Last week, I talked about some interesting facts about bees and honey.
Did any of you try adding honey to your tea?
I know fall allergies are starting to kick in, and I've had people in the store stocking up on my local honey from Dancing Bees Farm to try and alleviate symptoms.
This week, I want to share with you some popular honey myths and debunk them. This information comes from the Sioux Honey Association Co-op.
Myth: Crystallized honey is spoiled honey
There's a lot of misconception regarding crystallization, also known as granulation. Crystallization is honey's natural process of preserving itself. The main reason for this phenomenon is honey's composition. Typically, honey contains natural sugars and around 20% water. Because this is saturated, the glucose may separate from the water and form crystals. However, the honey is largely unchanged and remains just as tasty.
I contacted my local beekeeper friends regarding crystallized honey, and they shared that putting your honey in a warm spot will help it decrystallize. They suggested having me put my jar that had started to crystallize in my car for about an hour, and if you live in the south, you know it gets quite warm. I checked after 30 minutes, and it had started to remelt. I tipped the bottle back and forth and gave it another half an hour. After an hour, it was back to where it originally started and has stayed that way. You could also set your bottle in a warm water bath of about 110 degrees Fahrenheit (definitely don't use boiling water as it will kill the good things in your honey). Check frequently and gently tip your bottle back and forth to move the honey around.
Fact: Honey is a great alternative to artificial sweeteners and table sugar
Honey contains nutrients such as vitamins and minerals that artificial sugars don't have. And because it is sweeter than table sugar, you can use less to achieve the same effect.
Myth: Darker honey or white "foam" means the honey has gone bad
Honey comes in all colors and flavors. The color, taste, and even scent can vary widely depending on the source of the flower nectar, region, soil, and climate. Warmer temperatures, storage, and age also tend to darken the honey and change its flavor.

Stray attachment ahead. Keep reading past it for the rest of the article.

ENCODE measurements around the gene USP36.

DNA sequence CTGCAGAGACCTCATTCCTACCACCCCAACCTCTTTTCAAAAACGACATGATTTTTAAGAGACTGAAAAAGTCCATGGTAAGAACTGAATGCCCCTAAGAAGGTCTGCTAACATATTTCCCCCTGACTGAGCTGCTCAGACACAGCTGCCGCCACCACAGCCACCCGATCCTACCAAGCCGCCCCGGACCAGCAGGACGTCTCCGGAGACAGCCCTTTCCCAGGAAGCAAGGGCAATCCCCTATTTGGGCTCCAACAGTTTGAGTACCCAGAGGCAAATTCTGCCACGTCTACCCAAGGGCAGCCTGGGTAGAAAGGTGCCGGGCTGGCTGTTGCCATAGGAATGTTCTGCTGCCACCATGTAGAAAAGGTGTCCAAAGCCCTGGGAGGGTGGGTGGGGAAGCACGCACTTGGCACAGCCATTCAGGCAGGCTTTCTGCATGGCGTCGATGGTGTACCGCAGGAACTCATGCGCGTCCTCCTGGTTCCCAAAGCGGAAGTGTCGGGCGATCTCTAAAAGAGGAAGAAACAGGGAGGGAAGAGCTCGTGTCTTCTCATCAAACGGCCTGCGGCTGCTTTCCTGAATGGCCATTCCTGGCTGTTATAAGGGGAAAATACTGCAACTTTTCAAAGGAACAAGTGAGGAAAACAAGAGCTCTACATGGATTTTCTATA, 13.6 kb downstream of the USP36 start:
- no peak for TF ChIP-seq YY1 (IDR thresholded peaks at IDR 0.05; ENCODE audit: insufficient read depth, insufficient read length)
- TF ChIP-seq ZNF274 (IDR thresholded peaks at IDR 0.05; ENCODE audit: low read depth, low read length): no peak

The white "foam" that appears at the top of honey is simply air. This "foam" results from tiny air bubbles in the honey escaping to the top of the bottle. So next time you see this, don't throw out your honey!
Fact: Honey can be used for skincare
Honey can be a great ingredient in homemade skincare products. Numerous products on the market now include honey.
Fact: Honey is gluten-free
Honey is naturally free of gluten. It contains no wheat, barley, rye, oats, or their byproducts.
Myth: It's dangerous to use metal spoons with honey
This is an old wives' tale that won't go away. While honey is acidic, scooping your honey with a metal spoon is so quick that metal corrosion is unlikely. However, we do not recommend storing a metal spoon within your honey for long periods.
Fact: Honey can be used on wounds
Until the early 20th century, honey was used as a conventional therapy to fight infection.
Myth: All bees produce honey
There are nearly 20,000 known bee species in the world. From this number, only 5% make edible honey. Only honeybees and stingless bees produce enough honey to make harvesting worth it. Bumblebees produce a small amount of honey for their own survival.
Fact: Honey is the only food source produced by an insect that humans eat
Among the more than 950,000 known insect species worldwide, honeybees are the only insect to produce edible food for humans.
Fact: Honey can help soothe a sore throat
The next time your throat is aching, grab your honey bottle. Honey has been known to help aid the symptoms of sore throats. A recent study by a Penn State College of Medicine team also found that honey may offer parents an effective and safe alternative to other cough suppressants.
Fact: Honey is a great source of natural energy
Honey's composition of carbohydrates and glucose levels can help provide longer-lasting energy. Carbohydrates are the primary fuel we use for energy and are necessary in our diet to help maintain muscle glycogen.
Fact: Honey never goes bad
While honey never spoils, it can lose its aroma and flavor when not correctly stored. Because of honey's composition, it absorbs moisture like a sponge. Properly preserved honey retains its quality much longer than the "best by date" printed on bottles. So save your honey and discover the best practices for storing your favorite sweetener.
Thank you to our precious bees for our wonderful honey!
Disclaimer: This newsletter is for informational purposes only and is not intended to diagnose or treat any medical condition. It is not to replace the advice of a qualified healthcare or medical professional.